To tackle the lack of awareness, we believe it is essential for the government to allocate resources to public education campaigns that promote healthy eating and highlight the advantages of implementing these labelling and advertising regulations.

For the regulations to effectively achieve their goals, consumer education programmes should complement and support these campaigns, as advised by the Codex on Food Labelling. Unfortunately, the Draft Regulations fail to address these issues, indicating the need for further exploration and consideration in this area.

Advancing evidence-based regulations: Leveraging the National Total Dietary Intake Study and Transparent Government Socio-Economic Impact Assessment

Amidst the ongoing debates about the socio-economic and health impacts of the Draft Regulations, the scientific foundation behind these regulations has received little attention. The lack of national data on adult dietary intake in South Africa is a well-known issue, and this scientific evidence is essential not only for the development of the Draft Regulations but also for formulating robust, well informed, and sustainable future food policies.

The international consensus on policymaking emphasizes the significance of scientific evidence, enabling policymakers to understand the scope of the problem and identify effective potential solutions.

Furthermore, it is challenging to ascertain the scope of studies that inform these Draft Regulations, including the number of participants, their representation across socio-economic groups, literacy levels, dietary patterns, and income brackets.

Studies, like "South African consumers' perceptions of front-of-package warning labels on unhealthy foods and drinks" by Bopape et al. (2021), are limited by small sample sizes, such as 113 participants representing a population of over 60 million South Africans.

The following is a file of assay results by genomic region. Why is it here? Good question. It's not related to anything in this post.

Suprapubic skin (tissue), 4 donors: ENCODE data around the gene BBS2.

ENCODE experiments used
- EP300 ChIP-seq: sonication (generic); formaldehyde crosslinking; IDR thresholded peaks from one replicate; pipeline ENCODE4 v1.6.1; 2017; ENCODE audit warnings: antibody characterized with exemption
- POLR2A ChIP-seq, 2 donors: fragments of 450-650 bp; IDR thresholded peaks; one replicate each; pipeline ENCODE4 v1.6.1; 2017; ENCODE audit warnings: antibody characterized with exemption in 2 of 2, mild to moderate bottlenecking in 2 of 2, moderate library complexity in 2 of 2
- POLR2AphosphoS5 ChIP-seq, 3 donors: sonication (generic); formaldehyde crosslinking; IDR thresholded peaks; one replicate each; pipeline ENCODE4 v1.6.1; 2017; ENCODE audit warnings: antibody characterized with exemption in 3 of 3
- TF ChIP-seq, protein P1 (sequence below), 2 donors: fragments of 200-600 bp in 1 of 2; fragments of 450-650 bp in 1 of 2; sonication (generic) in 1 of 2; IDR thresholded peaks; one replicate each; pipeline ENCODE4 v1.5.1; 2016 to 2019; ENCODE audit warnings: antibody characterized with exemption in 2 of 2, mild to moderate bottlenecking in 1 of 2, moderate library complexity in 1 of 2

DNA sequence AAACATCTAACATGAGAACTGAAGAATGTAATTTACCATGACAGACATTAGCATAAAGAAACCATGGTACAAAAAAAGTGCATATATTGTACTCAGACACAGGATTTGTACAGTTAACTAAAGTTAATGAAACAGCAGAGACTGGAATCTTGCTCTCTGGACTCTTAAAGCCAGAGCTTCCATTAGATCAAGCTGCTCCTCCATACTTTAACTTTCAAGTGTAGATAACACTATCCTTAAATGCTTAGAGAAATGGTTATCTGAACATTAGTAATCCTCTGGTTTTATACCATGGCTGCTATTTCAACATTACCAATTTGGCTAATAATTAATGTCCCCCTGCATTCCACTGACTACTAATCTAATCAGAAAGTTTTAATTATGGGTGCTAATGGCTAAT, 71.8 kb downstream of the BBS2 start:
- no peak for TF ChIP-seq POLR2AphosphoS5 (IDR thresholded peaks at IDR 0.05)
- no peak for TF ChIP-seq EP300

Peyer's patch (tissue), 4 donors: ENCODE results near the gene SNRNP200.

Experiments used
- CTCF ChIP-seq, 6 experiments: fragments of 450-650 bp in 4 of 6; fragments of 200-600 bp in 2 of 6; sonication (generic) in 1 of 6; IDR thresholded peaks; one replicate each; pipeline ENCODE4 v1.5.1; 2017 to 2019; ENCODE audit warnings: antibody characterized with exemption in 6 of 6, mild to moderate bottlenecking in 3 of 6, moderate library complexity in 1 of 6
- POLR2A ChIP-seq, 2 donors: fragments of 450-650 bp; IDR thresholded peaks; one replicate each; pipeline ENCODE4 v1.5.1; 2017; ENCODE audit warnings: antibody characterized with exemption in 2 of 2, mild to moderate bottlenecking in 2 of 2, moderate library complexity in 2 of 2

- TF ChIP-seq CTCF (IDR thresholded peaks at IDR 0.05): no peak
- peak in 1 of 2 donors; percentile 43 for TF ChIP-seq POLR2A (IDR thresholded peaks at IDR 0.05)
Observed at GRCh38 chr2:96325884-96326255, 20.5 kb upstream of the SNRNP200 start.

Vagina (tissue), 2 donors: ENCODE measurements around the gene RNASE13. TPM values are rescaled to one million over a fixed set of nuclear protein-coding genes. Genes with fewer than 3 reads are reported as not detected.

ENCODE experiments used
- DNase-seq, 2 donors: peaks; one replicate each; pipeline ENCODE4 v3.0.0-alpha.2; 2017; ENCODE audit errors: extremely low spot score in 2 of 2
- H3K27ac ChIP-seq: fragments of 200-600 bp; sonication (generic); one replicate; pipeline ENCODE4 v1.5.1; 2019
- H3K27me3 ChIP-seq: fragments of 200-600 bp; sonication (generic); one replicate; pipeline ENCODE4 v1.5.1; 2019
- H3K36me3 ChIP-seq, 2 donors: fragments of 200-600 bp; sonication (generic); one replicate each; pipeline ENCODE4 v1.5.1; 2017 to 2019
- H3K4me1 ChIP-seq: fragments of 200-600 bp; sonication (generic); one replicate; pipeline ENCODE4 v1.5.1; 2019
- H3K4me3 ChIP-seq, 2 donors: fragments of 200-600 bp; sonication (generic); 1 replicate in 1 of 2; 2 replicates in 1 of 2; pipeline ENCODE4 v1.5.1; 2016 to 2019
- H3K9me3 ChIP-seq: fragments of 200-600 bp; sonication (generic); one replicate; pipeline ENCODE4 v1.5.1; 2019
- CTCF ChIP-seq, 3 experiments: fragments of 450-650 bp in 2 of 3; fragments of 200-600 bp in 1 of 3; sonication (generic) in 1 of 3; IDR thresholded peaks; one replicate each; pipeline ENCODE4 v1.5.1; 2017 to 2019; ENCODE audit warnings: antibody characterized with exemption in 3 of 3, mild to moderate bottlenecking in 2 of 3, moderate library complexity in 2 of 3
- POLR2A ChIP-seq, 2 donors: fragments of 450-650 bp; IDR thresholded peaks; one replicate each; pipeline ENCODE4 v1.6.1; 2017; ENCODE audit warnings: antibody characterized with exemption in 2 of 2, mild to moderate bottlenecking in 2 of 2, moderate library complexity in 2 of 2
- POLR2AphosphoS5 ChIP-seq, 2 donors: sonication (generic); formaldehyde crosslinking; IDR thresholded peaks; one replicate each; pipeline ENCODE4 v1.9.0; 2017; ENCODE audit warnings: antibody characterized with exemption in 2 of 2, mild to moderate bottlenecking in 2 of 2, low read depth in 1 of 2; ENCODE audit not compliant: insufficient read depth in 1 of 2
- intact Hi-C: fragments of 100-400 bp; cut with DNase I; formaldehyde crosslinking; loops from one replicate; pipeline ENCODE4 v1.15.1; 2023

Therefore, it is crucial to consider the findings of the 2022 National Dietary Intake Survey and the SEIA, which we are told was done, before finalising and publishing these regulations, as it will provide a broader and more proportionally representative document for the South African population.

Removal of the proposed “artificial sweetener” triangular FOP labelling warning

The World Health Organization (WHO) Draft Global Oral Health Action Plan (2023 – 2030) and the United Nations General Assembly 2018 Draft Resolution to Agenda 119 both recognise the importance of product reformulation as a means to mitigate health issues related to sugar consumption.

They set a global target for reducing sugar intake, urging WHO Member States to adopt policies and regulations that limits sugars intake (Action 22). Collaboration with the private sector is encouraged to reformulate products and reduce sugar levels, thereby promoting the adoption of healthier alternatives by consumers.

However, we believe that extending these Draft Regulations to include artificial sweeteners is excessive and could have adverse effects on both brand owners and consumers.

Such an extension may hinder innovation, impede the development of healthier options, excessively restrict consumer choices, and create barriers to future investments in research and development. Instead, we advocate that a balanced approach that carefully considers the potential impact on stakeholders should be pursued to achieve the desired health outcomes without unintended consequences.